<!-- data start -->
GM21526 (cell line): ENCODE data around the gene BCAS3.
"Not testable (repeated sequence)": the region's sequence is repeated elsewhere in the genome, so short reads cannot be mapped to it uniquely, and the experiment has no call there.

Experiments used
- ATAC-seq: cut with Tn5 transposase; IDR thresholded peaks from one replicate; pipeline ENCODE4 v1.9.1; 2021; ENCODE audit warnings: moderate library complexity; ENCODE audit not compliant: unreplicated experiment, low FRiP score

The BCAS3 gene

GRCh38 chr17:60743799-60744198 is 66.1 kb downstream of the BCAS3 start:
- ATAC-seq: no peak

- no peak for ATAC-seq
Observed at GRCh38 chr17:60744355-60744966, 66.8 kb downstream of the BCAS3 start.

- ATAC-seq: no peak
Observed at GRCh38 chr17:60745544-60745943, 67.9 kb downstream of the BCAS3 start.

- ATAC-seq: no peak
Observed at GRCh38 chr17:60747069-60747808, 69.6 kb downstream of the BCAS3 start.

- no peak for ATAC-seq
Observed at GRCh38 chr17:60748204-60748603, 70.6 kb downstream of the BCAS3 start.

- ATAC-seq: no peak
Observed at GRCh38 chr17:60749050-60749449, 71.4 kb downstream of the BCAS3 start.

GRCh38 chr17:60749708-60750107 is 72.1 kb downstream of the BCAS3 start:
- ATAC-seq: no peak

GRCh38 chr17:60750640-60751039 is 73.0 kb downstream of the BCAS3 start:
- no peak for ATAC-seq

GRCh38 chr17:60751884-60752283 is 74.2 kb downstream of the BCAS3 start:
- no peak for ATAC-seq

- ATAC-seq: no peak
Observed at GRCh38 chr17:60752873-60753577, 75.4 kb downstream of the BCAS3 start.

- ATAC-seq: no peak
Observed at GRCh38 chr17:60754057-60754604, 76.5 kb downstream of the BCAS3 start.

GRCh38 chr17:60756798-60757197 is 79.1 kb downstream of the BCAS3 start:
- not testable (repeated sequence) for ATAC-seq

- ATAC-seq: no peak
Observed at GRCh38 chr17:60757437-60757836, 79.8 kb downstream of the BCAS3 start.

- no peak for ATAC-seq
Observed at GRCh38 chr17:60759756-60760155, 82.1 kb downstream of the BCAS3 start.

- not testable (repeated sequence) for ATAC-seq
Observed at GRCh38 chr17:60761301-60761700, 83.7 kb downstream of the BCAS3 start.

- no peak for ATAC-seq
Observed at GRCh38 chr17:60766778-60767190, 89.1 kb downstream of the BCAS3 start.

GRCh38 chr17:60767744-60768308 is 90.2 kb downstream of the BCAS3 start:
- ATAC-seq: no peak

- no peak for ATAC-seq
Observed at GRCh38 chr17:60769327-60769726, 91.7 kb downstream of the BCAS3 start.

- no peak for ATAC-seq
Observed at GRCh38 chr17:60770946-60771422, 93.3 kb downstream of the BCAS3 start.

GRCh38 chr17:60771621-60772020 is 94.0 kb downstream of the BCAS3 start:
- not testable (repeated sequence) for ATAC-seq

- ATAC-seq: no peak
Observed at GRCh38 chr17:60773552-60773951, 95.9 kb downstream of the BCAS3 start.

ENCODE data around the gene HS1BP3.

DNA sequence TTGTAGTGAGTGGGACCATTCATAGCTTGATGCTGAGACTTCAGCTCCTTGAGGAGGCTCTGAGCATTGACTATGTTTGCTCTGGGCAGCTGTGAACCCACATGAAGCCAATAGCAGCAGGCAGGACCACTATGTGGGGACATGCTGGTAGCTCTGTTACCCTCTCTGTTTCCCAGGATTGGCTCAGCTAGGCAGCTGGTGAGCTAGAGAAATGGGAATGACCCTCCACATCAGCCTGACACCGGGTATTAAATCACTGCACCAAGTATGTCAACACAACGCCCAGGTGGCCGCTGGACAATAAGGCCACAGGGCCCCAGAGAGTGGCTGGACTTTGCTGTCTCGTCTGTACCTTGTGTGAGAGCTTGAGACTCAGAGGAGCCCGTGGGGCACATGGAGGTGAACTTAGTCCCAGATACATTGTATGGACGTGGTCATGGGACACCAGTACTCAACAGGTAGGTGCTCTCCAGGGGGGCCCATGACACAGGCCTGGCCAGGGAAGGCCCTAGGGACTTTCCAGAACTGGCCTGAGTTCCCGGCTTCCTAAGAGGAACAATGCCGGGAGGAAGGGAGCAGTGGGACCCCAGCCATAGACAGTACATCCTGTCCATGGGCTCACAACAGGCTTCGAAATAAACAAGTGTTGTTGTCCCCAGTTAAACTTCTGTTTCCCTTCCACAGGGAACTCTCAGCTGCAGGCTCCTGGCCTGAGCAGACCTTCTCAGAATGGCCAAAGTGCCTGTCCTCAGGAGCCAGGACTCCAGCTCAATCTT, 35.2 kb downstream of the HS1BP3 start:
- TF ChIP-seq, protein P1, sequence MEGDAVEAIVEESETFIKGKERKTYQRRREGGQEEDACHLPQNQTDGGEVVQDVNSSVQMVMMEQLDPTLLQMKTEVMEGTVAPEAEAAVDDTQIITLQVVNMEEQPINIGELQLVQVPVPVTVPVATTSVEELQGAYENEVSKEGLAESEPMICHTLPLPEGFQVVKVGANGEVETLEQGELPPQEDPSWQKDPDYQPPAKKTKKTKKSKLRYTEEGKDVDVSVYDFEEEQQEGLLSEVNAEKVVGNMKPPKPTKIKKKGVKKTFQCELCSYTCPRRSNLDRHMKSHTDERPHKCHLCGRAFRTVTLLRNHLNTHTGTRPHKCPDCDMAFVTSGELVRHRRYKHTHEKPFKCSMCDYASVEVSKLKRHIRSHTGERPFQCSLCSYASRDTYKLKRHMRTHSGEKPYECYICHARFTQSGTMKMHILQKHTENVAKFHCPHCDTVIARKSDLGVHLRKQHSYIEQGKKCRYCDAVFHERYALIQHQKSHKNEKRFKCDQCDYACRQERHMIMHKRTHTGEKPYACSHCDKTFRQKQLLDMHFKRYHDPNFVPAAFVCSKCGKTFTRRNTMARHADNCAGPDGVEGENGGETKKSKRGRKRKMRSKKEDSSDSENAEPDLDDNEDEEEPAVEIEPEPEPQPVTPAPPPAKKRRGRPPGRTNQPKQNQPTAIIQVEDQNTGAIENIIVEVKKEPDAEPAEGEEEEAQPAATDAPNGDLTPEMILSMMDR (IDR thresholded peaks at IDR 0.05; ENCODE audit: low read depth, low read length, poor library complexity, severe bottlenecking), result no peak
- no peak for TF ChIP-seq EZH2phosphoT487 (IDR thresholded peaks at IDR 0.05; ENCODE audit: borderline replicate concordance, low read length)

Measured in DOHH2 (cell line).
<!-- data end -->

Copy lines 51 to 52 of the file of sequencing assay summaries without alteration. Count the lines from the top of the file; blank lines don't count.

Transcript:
- no peak for TF ChIP-seq EZH2phosphoT487 (IDR thresholded peaks at IDR 0.05; ENCODE audit: borderline replicate concordance, low read length)

Measured in DOHH2 (cell line).